Multiple unit pricing. For example, ‘6 for $3’ sold more product than at the same promotion price of ‘50 cents each’.
Quantity limits. For example, ‘limit 12 per customer’ increased sales.
Suggestive numbers. ‘Buy 12 for your freezer’ upped sales.
Even irrelevant numbers shifted more stock. For example, ‘Shipped to stores in boxes of 14 units’.
So how does this relate to your health? Research shows that having a stockpile of food at home makes that food more visible and more likely to be eaten in a greater amount. So buying two bars of chocolate because they’re on special can lead to unnecessary temptation. On the other hand, having cans of tomatoes in the pantry might encourage us to make a healthy meal when we have a ‘what shall I cook tonight?’ moment.
Before you buy more because it’s on promotion, ask yourself: “Do I really want to increase my consumption of this food?”
Navigating the aisles
Walk into a supermarket, and you’ll immediately step into what’s often called the ‘dwell zone’ – where the senses need to adjust to new smells, lighting, sounds and a sudden change in temperature.
Until we adjust, it’s difficult to convince us to buy anything, so this is the place you’ll find “distress goods” – things that don’t require much persuasion for us to buy them, like flowers, newspapers and cigarettes.
But excluding these goods and fruit and veg, all other essentials seem to be randomly scattered throughout the store. Or are they?
According to Ogden-Barnes, a lot of consideration goes into product placement. “Retailers are in the business of making money,” he states. “And if you have to walk all around the store to buy five items, rather than grabbing them from the front, there’s a higher chance that you might impulsively decide to buy other products.” This is why essentials like milk are at the back of the store, why pantry staples are usually in the middle of aisles, rather than conveniently located at the ends, and why the location of products can change without explanation, he says.
Refrigerated products tend to be fresher and have undergone less processing, so they’re usually healthier. Try to shop the perimeter of the store – and when you do enter the aisles, keep your blinders on!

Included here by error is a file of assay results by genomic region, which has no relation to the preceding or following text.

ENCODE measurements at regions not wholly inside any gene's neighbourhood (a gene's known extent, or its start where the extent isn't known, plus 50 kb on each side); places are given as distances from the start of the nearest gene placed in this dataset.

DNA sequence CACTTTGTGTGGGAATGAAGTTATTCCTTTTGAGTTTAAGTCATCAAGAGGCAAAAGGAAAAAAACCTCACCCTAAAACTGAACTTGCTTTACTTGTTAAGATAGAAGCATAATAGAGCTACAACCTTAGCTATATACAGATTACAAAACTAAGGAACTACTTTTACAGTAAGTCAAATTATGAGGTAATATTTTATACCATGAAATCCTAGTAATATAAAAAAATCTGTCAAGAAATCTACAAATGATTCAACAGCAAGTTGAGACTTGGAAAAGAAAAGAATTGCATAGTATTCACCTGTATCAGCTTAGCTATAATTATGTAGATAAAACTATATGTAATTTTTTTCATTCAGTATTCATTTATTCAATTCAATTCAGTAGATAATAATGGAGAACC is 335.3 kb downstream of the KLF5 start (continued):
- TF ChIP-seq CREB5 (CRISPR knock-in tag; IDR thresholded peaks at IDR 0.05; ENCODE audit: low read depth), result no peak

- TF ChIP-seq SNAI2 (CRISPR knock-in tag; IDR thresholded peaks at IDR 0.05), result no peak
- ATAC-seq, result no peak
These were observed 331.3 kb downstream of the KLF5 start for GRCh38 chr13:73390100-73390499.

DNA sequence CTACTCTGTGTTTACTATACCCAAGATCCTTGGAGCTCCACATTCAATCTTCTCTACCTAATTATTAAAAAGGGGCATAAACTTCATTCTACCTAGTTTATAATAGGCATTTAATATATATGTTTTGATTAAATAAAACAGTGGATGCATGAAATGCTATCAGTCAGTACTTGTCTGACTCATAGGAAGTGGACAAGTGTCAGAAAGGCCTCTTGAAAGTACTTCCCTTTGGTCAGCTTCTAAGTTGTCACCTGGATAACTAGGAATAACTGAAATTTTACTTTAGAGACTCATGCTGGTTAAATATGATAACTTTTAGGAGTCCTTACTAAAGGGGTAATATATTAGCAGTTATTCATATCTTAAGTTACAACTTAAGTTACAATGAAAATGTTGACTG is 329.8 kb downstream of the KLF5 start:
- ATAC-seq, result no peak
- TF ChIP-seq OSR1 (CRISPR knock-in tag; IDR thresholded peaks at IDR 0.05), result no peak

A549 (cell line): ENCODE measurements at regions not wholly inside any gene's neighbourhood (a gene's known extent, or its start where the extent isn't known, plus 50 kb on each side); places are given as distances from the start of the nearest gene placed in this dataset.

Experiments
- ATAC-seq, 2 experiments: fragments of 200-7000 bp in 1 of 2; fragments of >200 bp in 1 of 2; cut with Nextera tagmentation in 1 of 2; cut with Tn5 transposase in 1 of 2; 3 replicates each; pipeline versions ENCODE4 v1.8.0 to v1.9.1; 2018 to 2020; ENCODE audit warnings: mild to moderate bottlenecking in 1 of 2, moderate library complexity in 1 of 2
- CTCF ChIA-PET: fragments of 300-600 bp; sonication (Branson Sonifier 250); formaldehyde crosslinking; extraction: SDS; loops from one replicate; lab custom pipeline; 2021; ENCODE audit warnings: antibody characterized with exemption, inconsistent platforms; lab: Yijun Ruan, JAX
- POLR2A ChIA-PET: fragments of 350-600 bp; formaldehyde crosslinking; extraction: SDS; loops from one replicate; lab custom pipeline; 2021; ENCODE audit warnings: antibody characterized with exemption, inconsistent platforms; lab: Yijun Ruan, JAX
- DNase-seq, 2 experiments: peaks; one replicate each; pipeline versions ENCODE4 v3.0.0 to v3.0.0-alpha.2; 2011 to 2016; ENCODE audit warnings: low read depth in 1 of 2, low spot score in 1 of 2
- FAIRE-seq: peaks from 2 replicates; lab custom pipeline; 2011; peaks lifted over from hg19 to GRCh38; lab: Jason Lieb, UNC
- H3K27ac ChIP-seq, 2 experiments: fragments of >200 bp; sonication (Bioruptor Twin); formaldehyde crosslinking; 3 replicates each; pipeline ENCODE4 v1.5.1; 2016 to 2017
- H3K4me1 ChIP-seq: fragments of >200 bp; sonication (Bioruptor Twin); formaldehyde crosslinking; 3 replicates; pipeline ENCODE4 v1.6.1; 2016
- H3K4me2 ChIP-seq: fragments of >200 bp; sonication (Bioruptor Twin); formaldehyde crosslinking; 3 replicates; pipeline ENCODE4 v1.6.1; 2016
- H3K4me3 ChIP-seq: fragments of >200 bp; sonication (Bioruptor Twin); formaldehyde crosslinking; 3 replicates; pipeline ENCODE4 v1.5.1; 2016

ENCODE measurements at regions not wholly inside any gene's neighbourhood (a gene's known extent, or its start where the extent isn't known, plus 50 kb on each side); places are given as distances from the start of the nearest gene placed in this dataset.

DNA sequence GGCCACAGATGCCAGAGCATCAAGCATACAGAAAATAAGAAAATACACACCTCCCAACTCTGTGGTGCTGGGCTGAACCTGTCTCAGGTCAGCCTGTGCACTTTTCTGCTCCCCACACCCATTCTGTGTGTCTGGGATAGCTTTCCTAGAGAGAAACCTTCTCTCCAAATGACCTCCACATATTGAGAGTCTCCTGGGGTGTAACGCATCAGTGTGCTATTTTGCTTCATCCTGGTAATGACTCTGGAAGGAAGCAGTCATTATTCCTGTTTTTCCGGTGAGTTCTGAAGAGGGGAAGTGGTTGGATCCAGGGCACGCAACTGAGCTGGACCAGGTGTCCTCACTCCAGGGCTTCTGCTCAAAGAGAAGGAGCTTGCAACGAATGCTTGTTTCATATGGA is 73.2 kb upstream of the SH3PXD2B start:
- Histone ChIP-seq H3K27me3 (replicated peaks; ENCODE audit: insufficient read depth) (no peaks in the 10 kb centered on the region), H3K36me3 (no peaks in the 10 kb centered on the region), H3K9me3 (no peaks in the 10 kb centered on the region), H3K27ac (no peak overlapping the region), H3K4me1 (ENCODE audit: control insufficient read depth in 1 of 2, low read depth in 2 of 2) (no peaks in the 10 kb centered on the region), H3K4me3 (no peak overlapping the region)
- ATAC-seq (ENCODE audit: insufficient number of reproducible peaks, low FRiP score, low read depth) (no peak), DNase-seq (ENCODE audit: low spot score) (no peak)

The power of the list
In his 1999 book Why We Buy: The Science of Shopping, psychologist and market researcher Paco Underhill describes supermarkets as “places of high-impulse buying.” According to grocery industry studies, Underhill writes, 60–70 per cent of all purchases are unplanned. Why?
Walk into a supermarket, and you’ll probably be faced with more than 20,000 individual products, all packaged to compete for your attention. Add in a variety of price promotions, the in-store radio and some advertising on the trolley – our senses can be overloaded. Not very conducive to good decision-making!
If you want to take control, planning ahead is essential. Planning helps you get through the maze and come out the other end with what you need, rather than what caught your attention.
Start with a shopping list, says Ogden-Barnes. “If you go into a store with a shopping list and only buy those things on it, then the store doesn’t get the chance to introduce you to new products,” he explains. If you can’t manage that, try mentally specifying exactly what you want before you enter the supermarket.
Research shows that shoppers who enter the supermarket with an articulated decision, such as ‘I’m going to buy whitening toothpaste’ not only make their selection faster, but they’re happier with their purchase than the person who stands in the aisle, weighing up advantages between the different versions.
Make a decision not to buy ice-cream before you walk into the store, and when faced with the myriad of ice-cream flavours, you’ll be able to keep walking.
Write a shopping list: it really does save temptation, time and money. And stick to it – no ifs or buts!
Unit pricing means displaying the price of goods per unit of measurement, for example the cost per 100 grams. It’s great for making comparisons. Currently, supermarkets in Australia must show the unit price for meat, fruit and vegetables but not packaged goods. However, Woolworths, ALDI, Franklins and Coles stores have all committed to offering unit pricing on these items to some degree.
Did you know?
Trolleyology is the term coined by American anthropologists to describe how we evaluate others by sneaking a glance in their shopping trolley.
Australians spend around $63 billion on groceries each year.
86% of women look at price when they shop, but only 72% of men do.